Since we are almost in September, I will be posting Mexican recipes and also talking about Mexico’s most emblematic ingredients this month, to properly celebrate Mexico’s independence day. Inspite there is a lot of skeptical people with this celebration, I like it. Not in an hyper-patriotic way, but more like admiration to our culture and traditions.
So, today I’m going to share a very unique pie recipe, not because of the complexity of the recipe itself, but because of its unique main ingredient: huitlacoche. In Mexico, we usually eat huitlacoche in different presentations: quesadillas de huitlacoche (tortilla with melted cheese), soups (huitlacoche cream), as a filling in stuffed chicken.. etc.
A year ago I bought one pound of huitlacoche, and I didn’t know how cook it (because I was kind of tired of quesadillas), so I decided to make a pie substituting my very common mushroom filling for a huitlacoche filling. Finally this came up as a great idea because everybody loved the combination.
A little bit of history ... Huitlacoche is a “disease”!, a plant pathogen fungus, Ustilago maydis, and is responsible for the corn smut. Although this fungus is usually considered a world-wide desease, its value is even more than the corn itself. Below, please enjoy this amazing picture of how huitlacoche actually looks like.
Huitlacoche is not difficult to find in México; traditionally, you could only find the fungus during the months of July and August (rainy season), but lately, I have found huitlacoche all year! You can buy around 1/2 kg for less than 2 dollars (really cheap!) and you can also find canned huitlacoche, tough I don’t know the flavor, I’ve never tried it.
Now a days, huitlacoche is used as a culinary delight by international chefs because of its amazing flavor, aroma and pretty particular organoleptic characteristics. Is often referred as the “Mexican Truffle”.
But there is much more than just an amazing flavor. Lately, huitlacoche is been considered as a functional food (foods with specific characteristics and functions like improving health or reducing the risk of some disease, scientifically proven of course!). If you are interested on this, please see at the end of the post some of the main functions found in huitlacoche.
This recipe contains epazote, which is an herb native to south Mexico, and is widely use in Mexican cuisine. People often compare it with oregano or fennel, but I don’t think they taste similar. Epazote has a very strong flavor, very difficult to explain. We use this herb mainly in to dishes: frijoles (beans) and huitlacoche. It’s no difficult to grow this plant, in fact it is like mint, you plant some in your garden and when you least expect.. PUM! all your garden is full of epazote.
- 1/2 kg of puff pastry
- 1/2 kg of huitlacoche
- 1/2 cup of corn (can be canned)
- A few leaves of epazote
- Chopped onion
How to do it
- Buy abut 1/2 kg of puff pastry in the supermarket. You can also do it yourself, but I think that is a little bit complicated, if you want this for a reunion or your lunch, supermarket puff pastry can work perfectly!
- Gently fry the chopped onions, epazote and corn.
- Add 250 g of huitlacoche and add it to the pan. Liquate the remaining 250 g of huitlacoche in a blender, and add it to the pan also.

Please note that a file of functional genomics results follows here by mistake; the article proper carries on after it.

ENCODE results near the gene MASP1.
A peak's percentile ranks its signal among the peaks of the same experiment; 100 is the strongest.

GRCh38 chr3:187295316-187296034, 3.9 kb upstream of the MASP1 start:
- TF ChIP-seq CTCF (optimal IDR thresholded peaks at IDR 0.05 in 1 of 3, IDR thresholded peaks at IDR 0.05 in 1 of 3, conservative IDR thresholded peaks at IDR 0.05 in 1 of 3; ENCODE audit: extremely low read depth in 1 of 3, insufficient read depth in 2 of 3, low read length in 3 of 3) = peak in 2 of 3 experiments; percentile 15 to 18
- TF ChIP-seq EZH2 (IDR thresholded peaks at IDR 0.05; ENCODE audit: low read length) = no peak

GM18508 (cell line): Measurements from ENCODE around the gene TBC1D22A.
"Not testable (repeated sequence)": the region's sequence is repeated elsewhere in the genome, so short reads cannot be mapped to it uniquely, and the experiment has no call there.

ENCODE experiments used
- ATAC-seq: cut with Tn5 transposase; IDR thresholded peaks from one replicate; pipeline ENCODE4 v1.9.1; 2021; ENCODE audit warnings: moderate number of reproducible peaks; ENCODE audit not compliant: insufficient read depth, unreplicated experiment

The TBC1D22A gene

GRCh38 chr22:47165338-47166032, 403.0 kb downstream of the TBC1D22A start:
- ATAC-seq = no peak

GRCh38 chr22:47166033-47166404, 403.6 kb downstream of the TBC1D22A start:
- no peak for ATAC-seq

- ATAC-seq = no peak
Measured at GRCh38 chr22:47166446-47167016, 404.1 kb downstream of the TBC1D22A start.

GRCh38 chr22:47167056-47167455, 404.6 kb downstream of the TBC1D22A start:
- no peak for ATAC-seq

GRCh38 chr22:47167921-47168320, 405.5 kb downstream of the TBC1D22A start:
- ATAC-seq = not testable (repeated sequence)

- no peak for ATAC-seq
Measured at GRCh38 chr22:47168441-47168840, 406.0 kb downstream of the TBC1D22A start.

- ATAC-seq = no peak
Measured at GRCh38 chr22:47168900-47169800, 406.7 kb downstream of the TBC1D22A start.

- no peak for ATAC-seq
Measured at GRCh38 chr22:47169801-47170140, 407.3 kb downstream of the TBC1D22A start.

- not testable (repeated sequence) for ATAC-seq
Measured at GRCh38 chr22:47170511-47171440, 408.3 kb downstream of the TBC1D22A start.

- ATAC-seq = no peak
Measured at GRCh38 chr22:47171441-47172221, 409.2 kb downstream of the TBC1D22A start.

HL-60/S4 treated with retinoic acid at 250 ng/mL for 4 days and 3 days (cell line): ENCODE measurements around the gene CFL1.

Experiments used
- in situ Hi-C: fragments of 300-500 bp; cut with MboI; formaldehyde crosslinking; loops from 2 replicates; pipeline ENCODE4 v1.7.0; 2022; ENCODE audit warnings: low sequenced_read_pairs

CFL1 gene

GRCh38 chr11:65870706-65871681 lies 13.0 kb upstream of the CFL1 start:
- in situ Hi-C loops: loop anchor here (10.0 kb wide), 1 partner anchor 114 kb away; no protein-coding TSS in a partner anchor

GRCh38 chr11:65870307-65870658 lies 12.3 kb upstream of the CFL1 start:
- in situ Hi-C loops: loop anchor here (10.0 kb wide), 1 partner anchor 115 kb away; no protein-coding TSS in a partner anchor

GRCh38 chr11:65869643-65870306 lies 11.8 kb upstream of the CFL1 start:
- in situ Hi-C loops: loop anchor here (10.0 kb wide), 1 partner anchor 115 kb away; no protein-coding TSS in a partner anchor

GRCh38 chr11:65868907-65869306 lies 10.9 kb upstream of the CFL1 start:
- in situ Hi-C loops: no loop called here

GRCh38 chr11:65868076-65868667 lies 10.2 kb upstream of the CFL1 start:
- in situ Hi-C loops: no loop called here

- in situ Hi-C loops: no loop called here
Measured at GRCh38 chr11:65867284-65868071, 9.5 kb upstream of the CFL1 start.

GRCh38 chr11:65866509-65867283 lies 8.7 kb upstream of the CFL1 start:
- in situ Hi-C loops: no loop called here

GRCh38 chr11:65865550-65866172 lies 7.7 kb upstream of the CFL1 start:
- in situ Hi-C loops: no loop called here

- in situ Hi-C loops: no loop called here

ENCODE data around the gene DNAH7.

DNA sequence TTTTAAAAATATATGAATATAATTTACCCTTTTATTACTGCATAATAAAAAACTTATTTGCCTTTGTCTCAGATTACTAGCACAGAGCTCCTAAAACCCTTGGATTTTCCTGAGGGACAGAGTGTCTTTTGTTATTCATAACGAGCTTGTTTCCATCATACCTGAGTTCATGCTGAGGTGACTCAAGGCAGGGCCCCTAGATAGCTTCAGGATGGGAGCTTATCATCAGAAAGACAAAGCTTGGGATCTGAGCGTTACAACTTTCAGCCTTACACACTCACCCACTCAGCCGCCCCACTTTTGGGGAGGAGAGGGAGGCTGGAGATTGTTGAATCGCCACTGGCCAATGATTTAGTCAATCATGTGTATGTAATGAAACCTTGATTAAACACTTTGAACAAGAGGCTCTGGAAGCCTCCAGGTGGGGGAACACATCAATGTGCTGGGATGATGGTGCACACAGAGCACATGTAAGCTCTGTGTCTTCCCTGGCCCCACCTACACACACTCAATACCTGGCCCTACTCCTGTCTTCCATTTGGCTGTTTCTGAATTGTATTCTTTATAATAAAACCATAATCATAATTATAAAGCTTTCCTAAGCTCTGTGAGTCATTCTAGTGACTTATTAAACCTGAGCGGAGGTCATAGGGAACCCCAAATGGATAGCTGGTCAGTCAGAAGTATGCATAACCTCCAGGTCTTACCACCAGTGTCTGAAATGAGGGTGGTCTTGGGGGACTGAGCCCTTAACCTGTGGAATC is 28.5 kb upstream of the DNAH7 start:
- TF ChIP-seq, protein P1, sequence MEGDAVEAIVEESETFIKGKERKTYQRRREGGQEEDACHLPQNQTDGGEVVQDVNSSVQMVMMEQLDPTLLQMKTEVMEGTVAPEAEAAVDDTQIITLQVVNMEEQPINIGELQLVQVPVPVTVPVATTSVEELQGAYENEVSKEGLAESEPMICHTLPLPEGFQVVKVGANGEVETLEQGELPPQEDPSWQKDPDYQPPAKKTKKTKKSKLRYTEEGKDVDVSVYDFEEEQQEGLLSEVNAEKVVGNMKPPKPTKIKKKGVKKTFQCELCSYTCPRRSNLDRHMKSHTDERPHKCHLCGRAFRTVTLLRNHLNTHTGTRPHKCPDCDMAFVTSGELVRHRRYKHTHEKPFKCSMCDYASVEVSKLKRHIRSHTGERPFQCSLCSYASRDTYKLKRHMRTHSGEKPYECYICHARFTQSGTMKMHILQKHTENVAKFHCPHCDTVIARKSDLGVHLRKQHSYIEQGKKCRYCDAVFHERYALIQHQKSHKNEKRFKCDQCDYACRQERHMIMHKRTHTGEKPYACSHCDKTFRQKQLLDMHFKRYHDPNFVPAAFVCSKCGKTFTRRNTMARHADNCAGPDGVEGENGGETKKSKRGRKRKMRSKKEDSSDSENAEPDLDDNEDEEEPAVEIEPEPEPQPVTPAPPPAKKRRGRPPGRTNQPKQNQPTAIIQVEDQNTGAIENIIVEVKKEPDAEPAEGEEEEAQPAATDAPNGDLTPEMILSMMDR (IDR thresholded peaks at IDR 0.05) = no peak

- Add salt, pepper, or any other specie you like
- Keep cooking for about 10-15 minutes and stir occasionally.
- To fill the pie, you must leave the huitlacoche stew cool a little bit. If you don’t to this, it will melt your puff pastry and you will make a complete disaster (I’ve been there 😦 )
- After filling the pie, glaze with a beaten egg and a tablespoon of milk.
- Bake for 30 to 40 minutes, at 350 F (180 C) or until top is golden.
- Let the pie cool down for a while
A few tips from my experience:
- If you don’t have epazote, or you don’t like it, don’t worry, it is not vital. BUT, all traditional recipes use epazote.
- I love to do braided pies! They look very nice and they are easy to serve. It is also a good gesture if you are invited to a reunion :).
So, have you tried huitlacoche? 🙂
So, why is this ingredient considered as a “functional food”?
Huitlacoche contains almost all the essential and many of the non-essential amino acids. Why are amino acids important? Well, they are the building blocks of proteins!
The content of total dietary fiber, soluble dietary fiber and insoluble dietary fiber are higher in huitlacoche than in corn.
Huitlacoche produces enzymes like tyrosinasa and laccasa. Both of this enzymes are involved in the production of quercetine and kaempferol; and these two compounds are polyphenoles, which are proven that are effective anti-cancer agents because they increase the anti-cancer activities of drugs like dacarbazine (DTIC) and NAC. (Of course, as all of this kind of foods, it is not like if you eat this foods you are not in risk of having cancer).
Huitlacoche produce indolic compounds, like ascorbigen (also found in cabbage, brocoli and other crucifers). There is experimental evidence that suggest that there compounds confer a protector effect against cancer, specifically breast cancer because they inhibit estrogen type receptors.
Huitlacoche produce ustilagic lipid acid, which has an antagonic effect in Botrytis cinerea ( a fungus that affects many plant species, specially wine grapes). So, this suggest we can use this molecule as some kind of biocontrol in plant desease.
Juárez M., Ruiloba S., Chávez G., Hernández C. and Villa L. (2011). Huitlacoche (corn smut), caused by the phytopathogenic fungus Ustilago maydis, as functional food. Revista Iberoamericana de Micología. Elservier. http://goo.gl/bSFPEx
Ruiz J. and Martínez A. (1998). The fungus Ustilago maydis, from the aztec cuisine to the laboratory. Internal Microbiol. Springer-Velag Iberica. http://goo.gl/jV02vU